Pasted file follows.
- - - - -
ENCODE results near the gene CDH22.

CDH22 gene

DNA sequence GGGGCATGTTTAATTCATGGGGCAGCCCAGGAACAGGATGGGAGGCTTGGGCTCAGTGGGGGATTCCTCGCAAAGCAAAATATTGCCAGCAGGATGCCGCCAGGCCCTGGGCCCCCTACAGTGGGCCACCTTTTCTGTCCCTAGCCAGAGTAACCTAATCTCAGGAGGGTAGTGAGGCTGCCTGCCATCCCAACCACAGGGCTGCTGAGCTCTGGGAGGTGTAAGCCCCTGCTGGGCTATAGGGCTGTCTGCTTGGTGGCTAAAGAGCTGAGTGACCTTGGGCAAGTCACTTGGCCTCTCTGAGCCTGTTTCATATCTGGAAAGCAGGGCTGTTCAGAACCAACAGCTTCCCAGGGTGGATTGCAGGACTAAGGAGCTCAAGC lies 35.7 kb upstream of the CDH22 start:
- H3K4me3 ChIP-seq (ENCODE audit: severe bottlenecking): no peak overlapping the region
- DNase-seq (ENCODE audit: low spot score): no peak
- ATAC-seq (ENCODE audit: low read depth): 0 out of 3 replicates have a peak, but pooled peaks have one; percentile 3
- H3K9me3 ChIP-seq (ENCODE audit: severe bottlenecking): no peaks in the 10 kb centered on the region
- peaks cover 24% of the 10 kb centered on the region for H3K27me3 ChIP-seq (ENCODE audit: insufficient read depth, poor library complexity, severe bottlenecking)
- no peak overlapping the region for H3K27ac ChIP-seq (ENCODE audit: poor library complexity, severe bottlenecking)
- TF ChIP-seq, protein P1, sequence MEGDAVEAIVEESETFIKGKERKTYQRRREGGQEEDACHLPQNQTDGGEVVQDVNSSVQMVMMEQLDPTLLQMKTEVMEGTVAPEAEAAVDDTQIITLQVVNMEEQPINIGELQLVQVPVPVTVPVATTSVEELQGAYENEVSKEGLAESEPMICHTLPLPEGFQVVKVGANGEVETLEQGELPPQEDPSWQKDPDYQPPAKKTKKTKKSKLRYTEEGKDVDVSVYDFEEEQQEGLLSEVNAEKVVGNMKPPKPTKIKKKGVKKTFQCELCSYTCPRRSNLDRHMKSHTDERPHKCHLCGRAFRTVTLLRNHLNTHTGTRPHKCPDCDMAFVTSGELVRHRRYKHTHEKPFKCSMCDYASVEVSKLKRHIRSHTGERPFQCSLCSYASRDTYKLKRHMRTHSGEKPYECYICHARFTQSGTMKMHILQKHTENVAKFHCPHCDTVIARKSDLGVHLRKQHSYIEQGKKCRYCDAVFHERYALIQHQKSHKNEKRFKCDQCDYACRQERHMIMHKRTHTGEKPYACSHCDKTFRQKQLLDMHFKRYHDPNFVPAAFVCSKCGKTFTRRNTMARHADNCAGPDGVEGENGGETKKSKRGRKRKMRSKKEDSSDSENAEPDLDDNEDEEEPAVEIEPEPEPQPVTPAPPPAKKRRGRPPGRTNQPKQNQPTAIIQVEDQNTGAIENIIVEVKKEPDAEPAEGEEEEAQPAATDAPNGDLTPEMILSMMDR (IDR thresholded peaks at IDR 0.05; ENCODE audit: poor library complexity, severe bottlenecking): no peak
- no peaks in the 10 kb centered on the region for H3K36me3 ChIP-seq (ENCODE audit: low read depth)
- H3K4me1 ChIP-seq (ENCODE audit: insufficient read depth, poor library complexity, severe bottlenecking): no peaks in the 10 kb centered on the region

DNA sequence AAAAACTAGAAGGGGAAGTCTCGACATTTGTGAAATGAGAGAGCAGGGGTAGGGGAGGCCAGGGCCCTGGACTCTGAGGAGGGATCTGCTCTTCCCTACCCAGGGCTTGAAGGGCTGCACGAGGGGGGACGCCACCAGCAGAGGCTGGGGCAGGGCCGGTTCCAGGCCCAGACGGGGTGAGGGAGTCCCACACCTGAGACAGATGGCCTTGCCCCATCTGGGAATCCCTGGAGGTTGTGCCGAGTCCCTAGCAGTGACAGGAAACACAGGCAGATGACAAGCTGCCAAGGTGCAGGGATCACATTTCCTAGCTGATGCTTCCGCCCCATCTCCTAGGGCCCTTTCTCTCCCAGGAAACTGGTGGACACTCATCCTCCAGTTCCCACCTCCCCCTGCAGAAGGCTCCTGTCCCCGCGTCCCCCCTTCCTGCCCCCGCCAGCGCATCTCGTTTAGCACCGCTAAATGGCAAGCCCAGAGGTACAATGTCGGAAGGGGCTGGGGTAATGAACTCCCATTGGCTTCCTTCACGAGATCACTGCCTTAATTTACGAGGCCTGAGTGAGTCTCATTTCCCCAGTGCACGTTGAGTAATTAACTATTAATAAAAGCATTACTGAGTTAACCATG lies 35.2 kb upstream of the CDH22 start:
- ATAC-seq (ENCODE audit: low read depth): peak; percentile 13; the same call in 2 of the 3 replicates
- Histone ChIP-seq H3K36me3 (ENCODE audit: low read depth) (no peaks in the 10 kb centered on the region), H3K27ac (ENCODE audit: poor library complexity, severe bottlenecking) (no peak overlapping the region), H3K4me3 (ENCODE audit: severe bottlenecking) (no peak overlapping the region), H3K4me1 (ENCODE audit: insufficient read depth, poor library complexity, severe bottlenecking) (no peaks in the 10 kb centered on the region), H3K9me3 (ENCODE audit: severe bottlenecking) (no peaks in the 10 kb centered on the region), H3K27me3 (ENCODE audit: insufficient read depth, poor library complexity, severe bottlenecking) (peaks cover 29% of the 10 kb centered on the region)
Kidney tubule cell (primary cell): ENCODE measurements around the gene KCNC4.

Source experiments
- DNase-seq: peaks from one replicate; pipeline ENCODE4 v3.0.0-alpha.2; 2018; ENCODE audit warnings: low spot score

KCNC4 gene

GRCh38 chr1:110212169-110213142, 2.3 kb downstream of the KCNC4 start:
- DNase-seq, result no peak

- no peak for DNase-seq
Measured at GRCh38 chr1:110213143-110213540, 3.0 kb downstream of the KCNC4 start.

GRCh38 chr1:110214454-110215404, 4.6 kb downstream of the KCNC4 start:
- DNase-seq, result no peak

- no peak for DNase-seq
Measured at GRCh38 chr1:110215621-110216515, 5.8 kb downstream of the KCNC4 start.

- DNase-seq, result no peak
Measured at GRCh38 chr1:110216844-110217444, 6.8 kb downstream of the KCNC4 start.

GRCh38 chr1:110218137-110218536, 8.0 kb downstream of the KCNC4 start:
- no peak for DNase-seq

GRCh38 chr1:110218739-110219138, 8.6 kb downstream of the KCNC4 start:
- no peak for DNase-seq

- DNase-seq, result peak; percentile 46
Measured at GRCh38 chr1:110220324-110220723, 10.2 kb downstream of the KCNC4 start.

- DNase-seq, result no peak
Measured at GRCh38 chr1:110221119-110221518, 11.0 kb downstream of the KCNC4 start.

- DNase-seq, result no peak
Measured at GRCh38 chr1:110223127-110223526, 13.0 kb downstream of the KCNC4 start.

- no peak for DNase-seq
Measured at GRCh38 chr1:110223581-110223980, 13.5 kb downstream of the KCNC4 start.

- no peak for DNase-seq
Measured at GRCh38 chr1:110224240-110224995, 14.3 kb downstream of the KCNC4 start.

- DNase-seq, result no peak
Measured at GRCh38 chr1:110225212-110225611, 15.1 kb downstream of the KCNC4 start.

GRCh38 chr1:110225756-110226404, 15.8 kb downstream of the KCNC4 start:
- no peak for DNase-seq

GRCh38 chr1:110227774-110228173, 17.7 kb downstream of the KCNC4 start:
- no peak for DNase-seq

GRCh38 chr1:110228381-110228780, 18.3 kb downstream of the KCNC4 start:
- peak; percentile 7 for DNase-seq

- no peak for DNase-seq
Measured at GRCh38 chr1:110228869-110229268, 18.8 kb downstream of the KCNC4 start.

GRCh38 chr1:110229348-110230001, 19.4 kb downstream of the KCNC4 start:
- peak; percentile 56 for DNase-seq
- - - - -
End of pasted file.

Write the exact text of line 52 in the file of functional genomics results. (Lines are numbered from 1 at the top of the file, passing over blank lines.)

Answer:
- no peak for DNase-seq